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The Mails carried otherwise than by Railway appear, for the same year, as follows :
8. d. d.
It thus appears that out of the total number (129,480) of miles per week-day, mails are still carried over a greater number of miles by Coaches and Carts, &c., than by Railway; and the number of miles over which they are carried on Foot is about double that of either of the former modes of convey. ance, and more than both put together."
The foregoing figures would give (including an estimate of about one-half the week-day mileage for Sundays) the following numbers of miles over which mails are carried in the United Kingdom in a year:
. 10,228,308 miles per annum.
Total, . . 43,893,720 ,
a The Post Office report in 1858 states that“ of the whole number of letters last year (1857), nearly a quarter were delivered in London and the suburban district; and counting those also which were dispatched, nearly one-half passed through the London Office."
By Railway, .
degree of safety with which passengers have been conveyed is greater than in any year since 1851.” It appears from the same report, that out of the 130 millions of passengers who travelled by Railway in 1856 in the United Kingdom, only 1 in 16,168,449 was killed, and I in 458,370 injured, from causes beyond their own control."
The facts supply an antidote to unfounded panic. Before the very salutary requirements in regard to Railways, of 3 & 4 Vic., c. 97, § 3, and 5 & 6 Vic., c. 55, § 7, 8, there was no provision for reporting to any organized authority “moving accidents by flood and field,” or by coach and horses, by boats, &c.; and the majority of coach and car accidents, or the mishaps of ordinary bygone conveyances, were probably never heard of through “the usual channels of information.” The public, and usually the Companies too, are pretty sure to hear of every “alarming Railway accident." There are, however, no means of comparing the number of Railway Accidents with the number of accidents by other public conveyances; but it may be fairly predicated that the number of the former, as compared with the number of persons conveyed, is proportionately far smaller than of the latter°. No doubt the number would be still smaller if the public and the post office would be content with something less than the now common speed of Express and Mail trains.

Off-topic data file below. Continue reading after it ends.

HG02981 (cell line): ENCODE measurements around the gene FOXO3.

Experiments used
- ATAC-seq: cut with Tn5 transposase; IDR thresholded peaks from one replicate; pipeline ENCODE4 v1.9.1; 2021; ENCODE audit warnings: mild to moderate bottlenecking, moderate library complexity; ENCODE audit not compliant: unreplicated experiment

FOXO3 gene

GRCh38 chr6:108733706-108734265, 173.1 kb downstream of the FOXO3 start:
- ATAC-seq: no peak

a It has since appeared that in 1857, the numbers were, from causes beyond their own control, I killed in 5,560,355 of passengers, and 1 hurt in 220,299.
Since this was written, Dr. Lankester has expressed nearly the same idea in connection with another subject. He is reported thus:
** Were the same number of deaths to occur on a Railway, as happened every year in consequence of the state of the Serpentine, a great deal would be heard about it: bat because the Serpentine had been going on slowly destroying life for centuries, their forefathers not having cared about it, therefore it would seem to be inferred that they of the present generation ought not to care about it."-Times, 23 July 1858.
e Captain Galton's report to the Board of Trade, published since this was written, gives a return of accidents by the French diligences of the Messageries Impériales et Générales, from which it appears that the general average proportion of accidents to passengers by those conveyances gives 1 killed in 335,463, and I injured in 29,871.